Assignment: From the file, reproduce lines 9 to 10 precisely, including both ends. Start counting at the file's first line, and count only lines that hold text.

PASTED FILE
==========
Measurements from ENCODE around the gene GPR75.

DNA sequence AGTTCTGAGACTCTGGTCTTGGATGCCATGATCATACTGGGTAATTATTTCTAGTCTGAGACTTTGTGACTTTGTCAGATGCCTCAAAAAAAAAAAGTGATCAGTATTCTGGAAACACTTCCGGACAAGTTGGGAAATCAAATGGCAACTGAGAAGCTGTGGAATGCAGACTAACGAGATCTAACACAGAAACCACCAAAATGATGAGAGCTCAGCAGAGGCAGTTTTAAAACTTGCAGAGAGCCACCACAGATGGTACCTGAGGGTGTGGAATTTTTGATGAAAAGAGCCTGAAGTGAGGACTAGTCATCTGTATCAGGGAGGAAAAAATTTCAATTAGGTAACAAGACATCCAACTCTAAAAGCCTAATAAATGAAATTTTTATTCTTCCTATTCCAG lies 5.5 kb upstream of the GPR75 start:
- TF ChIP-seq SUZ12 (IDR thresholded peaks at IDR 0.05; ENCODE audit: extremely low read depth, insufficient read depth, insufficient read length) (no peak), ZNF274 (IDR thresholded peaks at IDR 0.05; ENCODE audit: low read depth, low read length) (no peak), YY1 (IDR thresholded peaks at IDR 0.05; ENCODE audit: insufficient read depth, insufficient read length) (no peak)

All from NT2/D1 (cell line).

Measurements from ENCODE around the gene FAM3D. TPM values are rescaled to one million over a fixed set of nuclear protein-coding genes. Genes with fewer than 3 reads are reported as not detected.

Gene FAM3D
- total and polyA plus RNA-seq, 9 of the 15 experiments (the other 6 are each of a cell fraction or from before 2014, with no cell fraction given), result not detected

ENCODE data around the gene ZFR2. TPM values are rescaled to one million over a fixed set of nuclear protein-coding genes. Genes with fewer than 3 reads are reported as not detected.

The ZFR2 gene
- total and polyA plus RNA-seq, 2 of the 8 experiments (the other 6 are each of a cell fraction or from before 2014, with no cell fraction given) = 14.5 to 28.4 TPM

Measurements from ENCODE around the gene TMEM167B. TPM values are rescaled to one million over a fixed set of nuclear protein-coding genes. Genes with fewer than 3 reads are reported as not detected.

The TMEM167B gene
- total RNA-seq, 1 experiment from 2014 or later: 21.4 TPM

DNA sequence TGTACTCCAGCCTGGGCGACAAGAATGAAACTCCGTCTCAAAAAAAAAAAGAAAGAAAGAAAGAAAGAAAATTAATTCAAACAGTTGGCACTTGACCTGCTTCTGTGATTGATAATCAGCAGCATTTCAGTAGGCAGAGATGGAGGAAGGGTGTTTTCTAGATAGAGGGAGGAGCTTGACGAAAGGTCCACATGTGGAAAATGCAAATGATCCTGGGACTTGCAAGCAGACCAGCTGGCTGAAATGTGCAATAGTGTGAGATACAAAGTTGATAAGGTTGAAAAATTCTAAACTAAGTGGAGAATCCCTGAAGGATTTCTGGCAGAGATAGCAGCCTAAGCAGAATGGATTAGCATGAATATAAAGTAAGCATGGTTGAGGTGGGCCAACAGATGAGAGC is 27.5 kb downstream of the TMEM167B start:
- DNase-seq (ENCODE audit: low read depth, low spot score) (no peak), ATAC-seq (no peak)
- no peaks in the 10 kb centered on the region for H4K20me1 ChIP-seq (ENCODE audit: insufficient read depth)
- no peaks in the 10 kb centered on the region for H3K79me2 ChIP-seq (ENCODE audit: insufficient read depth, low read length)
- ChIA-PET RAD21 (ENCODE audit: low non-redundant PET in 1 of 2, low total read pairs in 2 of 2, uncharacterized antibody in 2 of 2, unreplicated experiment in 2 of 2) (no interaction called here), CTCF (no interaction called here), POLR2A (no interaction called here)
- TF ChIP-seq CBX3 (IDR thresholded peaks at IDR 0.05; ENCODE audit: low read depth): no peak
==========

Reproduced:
The ZFR2 gene
- total and polyA plus RNA-seq, 2 of the 8 experiments (the other 6 are each of a cell fraction or from before 2014, with no cell fraction given) = 14.5 to 28.4 TPM